In the face of ongoing COVID-19 restrictions, Michigan has fared no better. A December report found that one-third of Michigan restaurant owners believe they’ll be out of business in the next six months. Allowing restaurants to open at 25% capacity offers little relief. Meanwhile, the picture is no rosier for other industries. Not surprisingly, Michigan suffered more job losses in the month of December than any other state.

These figures demonstrate how heavily COVID-19 lockdowns have weighed on states like Michigan and New York. Instead of protecting populations at risk, shutdowns have punished businesses without definitive long-term public health benefits. Case counts typically rise soon after restrictions are lifted, but damage to businesses can last years or decades. The Sunshine State has taught us that we don’t have to choose between protecting lives and livelihoods; we can do both at the same time. Not relying on lockdowns as Florida has done truly builds a stronger COVID-19 strategy in the long run. 

DeSantis’s response to COVID-19 goes far beyond the economy. His state has led the way in reopening schools early on, too. The benefits of opening schools for in-person learning are so clear that the Centers for Disease Control and Prevention are now leading a push to return students back to the classroom even before all teachers have been vaccinated. Conversely, states like Michigan have lagged behind. 

Although Gov. Gretchen Whitmer has recently taken steps to bring back in-person learning, these actions came far too late. Distance learning has already proven to be detrimental for students, both academically and mentally. Sadly but unsurprisingly, mental illness is surging in communities where schools are still remote. Minorities and students of color are hurt disproportionately when education remains online, exacerbating existing inequities within the United States’ school system.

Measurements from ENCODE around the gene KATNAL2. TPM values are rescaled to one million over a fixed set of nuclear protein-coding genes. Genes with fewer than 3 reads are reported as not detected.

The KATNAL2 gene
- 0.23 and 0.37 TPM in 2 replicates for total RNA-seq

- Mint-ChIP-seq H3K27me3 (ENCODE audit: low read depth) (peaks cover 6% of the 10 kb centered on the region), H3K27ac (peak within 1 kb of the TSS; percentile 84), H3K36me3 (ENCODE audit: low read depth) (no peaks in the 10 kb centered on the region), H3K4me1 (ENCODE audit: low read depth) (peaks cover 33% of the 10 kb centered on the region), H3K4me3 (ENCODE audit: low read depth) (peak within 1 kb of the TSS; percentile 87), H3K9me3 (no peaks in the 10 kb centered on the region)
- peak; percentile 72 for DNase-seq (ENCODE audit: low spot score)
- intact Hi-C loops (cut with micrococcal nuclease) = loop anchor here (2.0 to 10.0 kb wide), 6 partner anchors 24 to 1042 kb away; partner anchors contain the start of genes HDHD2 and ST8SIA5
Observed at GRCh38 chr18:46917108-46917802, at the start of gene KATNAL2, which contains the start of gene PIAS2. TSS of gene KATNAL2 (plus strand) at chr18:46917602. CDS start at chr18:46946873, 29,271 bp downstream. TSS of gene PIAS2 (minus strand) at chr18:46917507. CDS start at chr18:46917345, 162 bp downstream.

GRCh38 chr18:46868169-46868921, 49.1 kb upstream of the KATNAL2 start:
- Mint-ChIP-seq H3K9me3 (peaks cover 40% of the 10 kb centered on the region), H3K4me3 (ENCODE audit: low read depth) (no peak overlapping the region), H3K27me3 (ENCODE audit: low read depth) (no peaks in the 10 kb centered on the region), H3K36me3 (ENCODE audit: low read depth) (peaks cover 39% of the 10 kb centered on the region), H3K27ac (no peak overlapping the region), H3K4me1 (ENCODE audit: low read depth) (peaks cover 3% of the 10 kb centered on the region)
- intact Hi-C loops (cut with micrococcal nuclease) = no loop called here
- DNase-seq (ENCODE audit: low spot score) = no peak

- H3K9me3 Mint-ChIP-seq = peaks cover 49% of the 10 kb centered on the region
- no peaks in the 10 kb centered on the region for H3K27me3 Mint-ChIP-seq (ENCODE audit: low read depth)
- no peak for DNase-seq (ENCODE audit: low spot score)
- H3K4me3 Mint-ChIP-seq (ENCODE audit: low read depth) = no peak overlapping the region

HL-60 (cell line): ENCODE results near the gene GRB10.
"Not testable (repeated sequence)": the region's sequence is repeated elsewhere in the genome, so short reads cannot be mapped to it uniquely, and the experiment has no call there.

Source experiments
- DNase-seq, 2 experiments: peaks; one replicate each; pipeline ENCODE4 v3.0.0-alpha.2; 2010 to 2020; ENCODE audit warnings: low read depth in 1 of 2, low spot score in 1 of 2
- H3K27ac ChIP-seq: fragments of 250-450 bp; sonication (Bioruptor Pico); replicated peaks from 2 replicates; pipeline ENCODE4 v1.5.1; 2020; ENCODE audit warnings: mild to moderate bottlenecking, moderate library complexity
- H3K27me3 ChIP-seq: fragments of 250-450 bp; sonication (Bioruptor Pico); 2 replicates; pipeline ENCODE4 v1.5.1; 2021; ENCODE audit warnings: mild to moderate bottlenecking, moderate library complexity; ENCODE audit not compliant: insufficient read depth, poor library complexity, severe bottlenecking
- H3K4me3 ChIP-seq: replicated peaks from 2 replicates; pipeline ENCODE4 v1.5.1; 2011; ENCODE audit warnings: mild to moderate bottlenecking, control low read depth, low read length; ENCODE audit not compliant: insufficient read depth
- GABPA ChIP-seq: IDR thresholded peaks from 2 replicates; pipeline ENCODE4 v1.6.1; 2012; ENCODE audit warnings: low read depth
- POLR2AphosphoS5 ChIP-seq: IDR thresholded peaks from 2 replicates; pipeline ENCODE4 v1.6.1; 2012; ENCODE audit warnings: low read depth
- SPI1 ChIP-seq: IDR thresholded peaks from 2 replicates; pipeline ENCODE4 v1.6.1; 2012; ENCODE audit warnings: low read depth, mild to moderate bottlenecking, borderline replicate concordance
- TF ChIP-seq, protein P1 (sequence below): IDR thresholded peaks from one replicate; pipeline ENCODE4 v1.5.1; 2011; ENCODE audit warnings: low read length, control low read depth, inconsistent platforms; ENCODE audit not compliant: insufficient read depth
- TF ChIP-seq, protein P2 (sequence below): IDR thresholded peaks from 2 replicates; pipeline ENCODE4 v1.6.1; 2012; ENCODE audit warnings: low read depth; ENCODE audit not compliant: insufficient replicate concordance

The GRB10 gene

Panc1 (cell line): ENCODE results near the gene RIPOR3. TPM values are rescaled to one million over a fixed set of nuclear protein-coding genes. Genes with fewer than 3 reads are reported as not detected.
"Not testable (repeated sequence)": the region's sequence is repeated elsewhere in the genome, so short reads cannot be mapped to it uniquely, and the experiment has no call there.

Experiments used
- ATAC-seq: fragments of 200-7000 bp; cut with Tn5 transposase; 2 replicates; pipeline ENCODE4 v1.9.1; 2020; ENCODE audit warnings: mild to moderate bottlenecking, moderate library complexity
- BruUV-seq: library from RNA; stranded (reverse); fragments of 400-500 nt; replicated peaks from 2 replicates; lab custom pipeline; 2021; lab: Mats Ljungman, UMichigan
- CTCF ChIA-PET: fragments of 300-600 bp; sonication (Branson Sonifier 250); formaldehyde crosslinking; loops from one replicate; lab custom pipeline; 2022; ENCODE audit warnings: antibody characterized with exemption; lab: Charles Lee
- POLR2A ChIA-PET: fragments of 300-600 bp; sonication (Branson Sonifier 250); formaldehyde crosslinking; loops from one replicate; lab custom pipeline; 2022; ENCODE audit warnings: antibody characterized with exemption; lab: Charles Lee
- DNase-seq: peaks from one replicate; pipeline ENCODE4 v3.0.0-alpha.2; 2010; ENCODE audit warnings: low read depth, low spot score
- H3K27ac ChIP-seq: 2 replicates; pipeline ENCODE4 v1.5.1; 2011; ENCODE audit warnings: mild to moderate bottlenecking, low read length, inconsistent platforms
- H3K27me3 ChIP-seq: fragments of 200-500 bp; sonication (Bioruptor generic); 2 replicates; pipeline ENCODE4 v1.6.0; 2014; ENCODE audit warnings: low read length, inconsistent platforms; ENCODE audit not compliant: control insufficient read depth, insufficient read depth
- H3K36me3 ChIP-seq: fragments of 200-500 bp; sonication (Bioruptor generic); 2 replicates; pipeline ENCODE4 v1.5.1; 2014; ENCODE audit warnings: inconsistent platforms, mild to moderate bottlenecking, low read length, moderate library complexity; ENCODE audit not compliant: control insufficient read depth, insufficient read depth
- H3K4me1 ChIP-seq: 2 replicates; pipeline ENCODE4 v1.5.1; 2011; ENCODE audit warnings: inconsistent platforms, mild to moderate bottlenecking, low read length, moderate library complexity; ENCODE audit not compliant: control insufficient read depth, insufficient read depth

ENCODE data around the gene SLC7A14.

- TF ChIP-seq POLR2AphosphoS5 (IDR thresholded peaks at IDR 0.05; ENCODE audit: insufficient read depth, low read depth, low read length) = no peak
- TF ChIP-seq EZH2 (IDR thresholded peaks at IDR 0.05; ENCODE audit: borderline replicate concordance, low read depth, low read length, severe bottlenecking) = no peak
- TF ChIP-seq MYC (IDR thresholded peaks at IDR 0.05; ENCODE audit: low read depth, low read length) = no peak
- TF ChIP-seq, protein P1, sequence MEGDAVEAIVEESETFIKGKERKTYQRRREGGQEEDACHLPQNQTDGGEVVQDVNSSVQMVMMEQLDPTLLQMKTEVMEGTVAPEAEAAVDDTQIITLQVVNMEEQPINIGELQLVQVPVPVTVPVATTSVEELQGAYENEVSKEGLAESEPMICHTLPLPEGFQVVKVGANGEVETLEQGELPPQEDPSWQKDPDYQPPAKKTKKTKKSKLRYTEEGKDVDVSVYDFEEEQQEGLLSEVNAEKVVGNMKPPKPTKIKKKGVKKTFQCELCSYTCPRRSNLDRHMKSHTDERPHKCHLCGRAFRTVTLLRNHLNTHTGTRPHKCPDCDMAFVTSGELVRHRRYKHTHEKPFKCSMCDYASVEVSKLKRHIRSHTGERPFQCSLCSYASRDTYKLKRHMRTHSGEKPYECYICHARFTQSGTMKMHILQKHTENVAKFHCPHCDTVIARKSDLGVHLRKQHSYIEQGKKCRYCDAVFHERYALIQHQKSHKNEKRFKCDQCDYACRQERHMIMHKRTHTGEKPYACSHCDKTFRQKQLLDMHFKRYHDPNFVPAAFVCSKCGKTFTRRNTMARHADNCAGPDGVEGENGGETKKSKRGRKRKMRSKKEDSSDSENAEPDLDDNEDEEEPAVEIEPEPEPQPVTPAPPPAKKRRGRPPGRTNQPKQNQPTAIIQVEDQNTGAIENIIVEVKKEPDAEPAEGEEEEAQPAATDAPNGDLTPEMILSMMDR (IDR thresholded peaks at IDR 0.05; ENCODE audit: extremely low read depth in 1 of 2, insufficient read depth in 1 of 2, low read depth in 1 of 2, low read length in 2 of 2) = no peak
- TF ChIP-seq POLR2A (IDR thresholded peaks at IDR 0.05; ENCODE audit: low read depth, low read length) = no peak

At the moment, it is clear that dozens of states that have previously embraced lockdowns are at a crossroads. With the spread of new variants of the COVID-19 virus, this pandemic is unfortunately here to stay for the foreseeable future, and it’s likely we will see upticks in cases again. Will our leaders opt for another round of mass shutdowns — a tactic that fails both residents and the economy — or will they finally realize that lives and livelihoods can be protected in tandem? This is a time for true leadership and Florida has risen to meet the challenge. It’s vital other states do the same before they have nothing left.

Evan Stern can be reached at

The COVID-19 pandemic has thrown challenges at all of us — including The Michigan Daily — but that hasn’t stopped our staff. We’re committed to reporting on the issues that matter most to the community where we live, learn and work. Your donations keep our journalism free and independent. You can support our work here.

For a weekly roundup of the best stories from The Michigan Daily, sign up for our newsletter here.